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federal reserve

Mike's Presentation to the NY Chapter of the SME: "The Revival of Natural Resources - Inflation or Deflation

Chris Berry2 Comments

Recently Mike delivered a presentation to the New York Chapter of the SME which takes a renewed look at the inflation/deflation debate and its effects on natural resources. He tackles topics such as negative interest rates, "helicopter drops", Central Banker potential to reignite growth, currency implications, some preferred commodities, and most importantly the verdict which calls for deflationary forces to predominate before inflation, again, rears its ugly head. 

In either event, gold and silver should benefit from the forthcoming extraordinary central banking programs to stimulate escape velocity growth and hit the Feds long sought inflation target. He argues that diversification into gold and silver exposure is an appropriate risk management investment policy. 

 

Click here for a copy. 

Negative Interest Rates: A Primer

Chris Berry1 Comment

By Chris Berry (@cberry1)

For a PDF copy of this note, please click here

 

It is widely acknowledged that credit is the lifeblood of an economy. It provides the leverage for growth. The interest rate assigned to a fixed income security can then be thought of as the “cost” or “price” of the credit.

This makes sense as lenders want to ensure their assets (cash, typically) earn a return above the risk free rate. To be clear, there is much more to determining an interest rate, but this is the basic premise.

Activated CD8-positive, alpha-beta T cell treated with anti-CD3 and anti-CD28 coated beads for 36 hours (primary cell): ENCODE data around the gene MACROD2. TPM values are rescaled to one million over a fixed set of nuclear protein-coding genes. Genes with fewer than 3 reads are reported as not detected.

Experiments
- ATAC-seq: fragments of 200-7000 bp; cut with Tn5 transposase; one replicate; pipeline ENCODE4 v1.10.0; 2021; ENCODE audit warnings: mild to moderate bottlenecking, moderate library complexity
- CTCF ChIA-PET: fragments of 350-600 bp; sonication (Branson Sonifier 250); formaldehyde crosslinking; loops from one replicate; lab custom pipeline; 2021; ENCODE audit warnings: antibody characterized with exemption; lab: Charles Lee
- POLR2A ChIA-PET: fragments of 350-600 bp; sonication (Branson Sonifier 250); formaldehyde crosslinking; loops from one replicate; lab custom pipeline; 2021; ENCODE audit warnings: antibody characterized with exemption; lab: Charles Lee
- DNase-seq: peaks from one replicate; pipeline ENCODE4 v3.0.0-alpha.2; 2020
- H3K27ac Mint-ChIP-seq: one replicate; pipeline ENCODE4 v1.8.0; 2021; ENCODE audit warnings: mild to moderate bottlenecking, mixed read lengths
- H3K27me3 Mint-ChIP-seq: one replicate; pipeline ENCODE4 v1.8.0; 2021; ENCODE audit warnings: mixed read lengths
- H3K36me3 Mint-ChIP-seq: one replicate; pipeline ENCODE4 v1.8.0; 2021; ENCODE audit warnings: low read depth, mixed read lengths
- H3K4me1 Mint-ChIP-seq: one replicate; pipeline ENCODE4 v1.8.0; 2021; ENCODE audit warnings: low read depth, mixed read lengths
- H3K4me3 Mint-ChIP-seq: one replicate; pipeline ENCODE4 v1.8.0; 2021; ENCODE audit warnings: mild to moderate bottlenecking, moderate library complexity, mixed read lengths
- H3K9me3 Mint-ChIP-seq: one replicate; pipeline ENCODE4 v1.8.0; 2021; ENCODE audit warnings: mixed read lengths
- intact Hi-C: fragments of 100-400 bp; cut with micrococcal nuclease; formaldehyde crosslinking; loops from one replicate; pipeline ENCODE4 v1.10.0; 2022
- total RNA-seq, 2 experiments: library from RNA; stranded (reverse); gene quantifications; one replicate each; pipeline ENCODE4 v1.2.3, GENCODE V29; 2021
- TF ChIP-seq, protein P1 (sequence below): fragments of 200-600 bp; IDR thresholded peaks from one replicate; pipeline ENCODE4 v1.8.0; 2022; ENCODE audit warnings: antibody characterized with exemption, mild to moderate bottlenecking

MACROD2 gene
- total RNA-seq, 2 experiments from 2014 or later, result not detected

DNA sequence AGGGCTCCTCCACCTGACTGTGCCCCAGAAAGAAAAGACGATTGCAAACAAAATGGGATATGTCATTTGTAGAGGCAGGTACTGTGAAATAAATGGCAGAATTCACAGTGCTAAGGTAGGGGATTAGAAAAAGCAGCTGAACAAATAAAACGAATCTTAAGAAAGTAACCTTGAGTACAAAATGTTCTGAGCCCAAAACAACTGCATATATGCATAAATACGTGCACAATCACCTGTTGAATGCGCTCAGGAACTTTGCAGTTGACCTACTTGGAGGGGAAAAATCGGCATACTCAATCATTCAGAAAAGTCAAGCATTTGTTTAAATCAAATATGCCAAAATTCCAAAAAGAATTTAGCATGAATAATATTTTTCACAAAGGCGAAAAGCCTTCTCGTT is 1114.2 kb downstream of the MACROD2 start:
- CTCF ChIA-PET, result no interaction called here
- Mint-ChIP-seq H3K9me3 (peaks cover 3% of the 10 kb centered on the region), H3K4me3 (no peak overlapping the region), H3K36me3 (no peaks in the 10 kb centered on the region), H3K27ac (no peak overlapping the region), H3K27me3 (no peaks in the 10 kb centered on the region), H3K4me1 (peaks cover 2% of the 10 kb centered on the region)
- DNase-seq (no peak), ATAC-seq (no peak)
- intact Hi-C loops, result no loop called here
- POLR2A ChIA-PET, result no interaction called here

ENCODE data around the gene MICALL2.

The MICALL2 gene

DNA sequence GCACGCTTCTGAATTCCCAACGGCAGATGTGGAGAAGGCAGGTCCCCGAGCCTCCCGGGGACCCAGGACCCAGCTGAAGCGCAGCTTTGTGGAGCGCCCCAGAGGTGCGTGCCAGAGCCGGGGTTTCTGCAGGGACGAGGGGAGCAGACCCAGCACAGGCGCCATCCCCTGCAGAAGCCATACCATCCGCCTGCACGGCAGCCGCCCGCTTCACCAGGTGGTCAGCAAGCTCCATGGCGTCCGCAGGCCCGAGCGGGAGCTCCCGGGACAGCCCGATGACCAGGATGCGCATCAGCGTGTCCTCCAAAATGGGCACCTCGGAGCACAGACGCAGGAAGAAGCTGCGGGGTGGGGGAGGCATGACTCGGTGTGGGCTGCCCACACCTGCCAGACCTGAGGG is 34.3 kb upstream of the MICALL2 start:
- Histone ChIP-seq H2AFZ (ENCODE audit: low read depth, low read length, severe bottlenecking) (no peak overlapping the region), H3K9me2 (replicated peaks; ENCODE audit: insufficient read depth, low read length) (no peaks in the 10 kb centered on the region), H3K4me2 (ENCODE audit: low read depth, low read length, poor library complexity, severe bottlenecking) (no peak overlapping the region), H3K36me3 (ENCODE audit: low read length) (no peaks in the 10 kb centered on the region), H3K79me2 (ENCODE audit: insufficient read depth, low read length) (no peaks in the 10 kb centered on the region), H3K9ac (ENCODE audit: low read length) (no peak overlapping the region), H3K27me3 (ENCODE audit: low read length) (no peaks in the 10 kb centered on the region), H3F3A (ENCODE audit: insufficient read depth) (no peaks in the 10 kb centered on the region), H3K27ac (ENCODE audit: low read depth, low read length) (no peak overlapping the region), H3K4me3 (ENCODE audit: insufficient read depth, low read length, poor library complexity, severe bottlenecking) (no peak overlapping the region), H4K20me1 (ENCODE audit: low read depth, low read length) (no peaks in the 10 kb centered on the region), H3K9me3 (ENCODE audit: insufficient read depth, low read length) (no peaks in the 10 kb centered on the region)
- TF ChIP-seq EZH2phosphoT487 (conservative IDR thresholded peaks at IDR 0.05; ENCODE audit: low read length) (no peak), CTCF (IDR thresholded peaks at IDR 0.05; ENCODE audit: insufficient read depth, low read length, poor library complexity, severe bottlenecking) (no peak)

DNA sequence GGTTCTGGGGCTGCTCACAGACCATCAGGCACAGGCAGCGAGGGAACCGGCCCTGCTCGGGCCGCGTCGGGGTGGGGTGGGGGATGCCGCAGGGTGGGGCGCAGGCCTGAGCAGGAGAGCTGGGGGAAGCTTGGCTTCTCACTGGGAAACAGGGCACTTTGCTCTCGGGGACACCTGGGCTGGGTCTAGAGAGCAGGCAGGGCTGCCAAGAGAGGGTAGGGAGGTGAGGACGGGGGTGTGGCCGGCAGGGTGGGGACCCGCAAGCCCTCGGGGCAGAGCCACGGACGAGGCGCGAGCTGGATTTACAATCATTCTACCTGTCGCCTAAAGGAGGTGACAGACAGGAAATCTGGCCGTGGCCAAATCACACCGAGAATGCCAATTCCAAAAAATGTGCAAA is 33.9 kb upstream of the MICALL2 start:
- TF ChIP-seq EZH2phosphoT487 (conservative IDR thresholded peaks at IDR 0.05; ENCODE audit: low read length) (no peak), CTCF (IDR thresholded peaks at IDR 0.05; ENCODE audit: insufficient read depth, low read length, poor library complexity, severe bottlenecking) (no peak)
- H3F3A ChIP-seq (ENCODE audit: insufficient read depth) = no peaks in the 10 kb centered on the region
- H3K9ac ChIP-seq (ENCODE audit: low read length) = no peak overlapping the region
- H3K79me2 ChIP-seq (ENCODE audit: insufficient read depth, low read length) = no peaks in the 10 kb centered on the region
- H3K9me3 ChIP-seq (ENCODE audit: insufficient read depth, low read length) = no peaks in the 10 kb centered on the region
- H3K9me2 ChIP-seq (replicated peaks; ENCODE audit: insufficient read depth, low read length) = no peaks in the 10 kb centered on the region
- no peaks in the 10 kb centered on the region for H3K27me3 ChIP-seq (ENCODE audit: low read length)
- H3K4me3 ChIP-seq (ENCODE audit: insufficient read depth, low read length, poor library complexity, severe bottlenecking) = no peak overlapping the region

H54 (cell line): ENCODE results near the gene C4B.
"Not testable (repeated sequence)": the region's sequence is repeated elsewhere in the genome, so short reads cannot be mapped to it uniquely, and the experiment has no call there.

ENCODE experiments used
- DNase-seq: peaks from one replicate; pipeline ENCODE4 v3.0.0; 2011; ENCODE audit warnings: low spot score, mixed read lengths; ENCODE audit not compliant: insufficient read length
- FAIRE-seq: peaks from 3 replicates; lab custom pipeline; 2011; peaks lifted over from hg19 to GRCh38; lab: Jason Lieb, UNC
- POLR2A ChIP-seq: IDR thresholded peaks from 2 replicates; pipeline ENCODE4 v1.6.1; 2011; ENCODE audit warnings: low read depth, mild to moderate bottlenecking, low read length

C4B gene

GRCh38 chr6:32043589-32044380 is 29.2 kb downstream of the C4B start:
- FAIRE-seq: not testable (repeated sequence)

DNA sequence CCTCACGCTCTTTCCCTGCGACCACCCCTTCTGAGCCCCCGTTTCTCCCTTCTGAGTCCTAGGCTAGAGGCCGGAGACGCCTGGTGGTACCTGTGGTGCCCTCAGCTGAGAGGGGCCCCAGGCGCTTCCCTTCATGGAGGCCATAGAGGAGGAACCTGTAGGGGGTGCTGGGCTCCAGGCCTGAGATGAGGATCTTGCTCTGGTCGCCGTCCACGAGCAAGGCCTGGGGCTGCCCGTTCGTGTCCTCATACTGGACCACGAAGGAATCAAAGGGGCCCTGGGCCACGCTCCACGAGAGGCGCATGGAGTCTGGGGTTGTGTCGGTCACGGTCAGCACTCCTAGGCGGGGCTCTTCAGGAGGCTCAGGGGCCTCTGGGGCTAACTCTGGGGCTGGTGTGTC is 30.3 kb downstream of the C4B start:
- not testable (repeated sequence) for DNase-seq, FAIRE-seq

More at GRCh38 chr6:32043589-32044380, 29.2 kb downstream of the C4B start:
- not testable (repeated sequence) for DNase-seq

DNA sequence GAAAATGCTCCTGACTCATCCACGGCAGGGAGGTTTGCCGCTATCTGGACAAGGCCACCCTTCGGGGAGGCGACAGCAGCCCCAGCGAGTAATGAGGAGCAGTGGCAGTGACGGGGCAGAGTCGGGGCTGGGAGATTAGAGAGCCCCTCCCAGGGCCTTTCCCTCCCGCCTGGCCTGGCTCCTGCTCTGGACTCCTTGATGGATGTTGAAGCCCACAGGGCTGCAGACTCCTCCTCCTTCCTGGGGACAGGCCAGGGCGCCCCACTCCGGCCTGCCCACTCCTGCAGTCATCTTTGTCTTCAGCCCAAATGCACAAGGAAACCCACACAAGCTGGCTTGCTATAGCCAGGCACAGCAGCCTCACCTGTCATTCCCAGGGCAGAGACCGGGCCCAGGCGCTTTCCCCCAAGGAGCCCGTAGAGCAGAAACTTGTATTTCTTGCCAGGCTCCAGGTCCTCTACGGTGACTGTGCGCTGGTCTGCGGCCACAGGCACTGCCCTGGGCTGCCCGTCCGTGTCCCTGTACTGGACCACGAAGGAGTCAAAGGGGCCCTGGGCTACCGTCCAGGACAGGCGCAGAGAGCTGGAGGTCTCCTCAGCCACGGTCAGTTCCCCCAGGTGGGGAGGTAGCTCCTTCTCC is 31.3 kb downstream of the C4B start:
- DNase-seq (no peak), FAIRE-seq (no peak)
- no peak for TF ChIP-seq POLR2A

What happens, though, when that rate goes negative?

This note is a primer on negative interest rates, a phenomenon not unheard of, but increasingly en vogue in the wake of the Bank of Japan’s surprising (or maybe not so surprising) announcement to set the interest rate they charge commercial banks to deposit money at the BoJ at -0.1%.

The Revival of Natural Resources: How Did We Get Here? When Will We Escape the Downturn?

Chris BerryComment

 

Mike recently presented the attached paper (here) at the Association of Quebec Mineral Exploration (AEMQ) Conference in Montreal. In it, he looks more closely at where we are in this bear market for resources and more importantly, why we're here. Finally, he looks at some possible solutions and time frames for recovery.  

We are gearing up for two trips to Europe in November (Munich, Geneva, Zurich, and Frankfurt) and December (London) and will be back shortly with details.

We've Seen This Before

Chris BerryComment

By Mike Berry

 

For a PDF copy of this note, please click here.

                                  

 Bob Farrell’s Rule #9: When all of the experts and forecasters agree – something else is going to happen.

I have been through two previous oil swoons.  In March 1999 oil bottomed at $10 per barrel.  I was invested - a money manager with Heartland Advisers at the time.  The Economist magazine (March 6, 1999) forecast oil to move lower, perhaps $2.  It was a painful experience but oil never went lower. 

Mike Berry Interview with Jay Taylor on the Inflation/Deflation Debate

Chris BerryComment

Here is a link to an interview Mike just did with Jay Taylor. Jay pens the popular newsletter Jay Taylor's Gold & Technology Stocks and also runs a weekly radio show titled Turning Hard Times Into Good Times. You can find out more about him here

There is a lot of information packed in a short interview here and it is well worth your time. Topics include the direction for the Federal Reserve in the wake of the end of quantitative easing, economic metrics to watch,  the currency "race to the bottom", banks manipulating metals prices, gold and silver supply and demand, interest rate volatility, and just how long the current economic climate may last.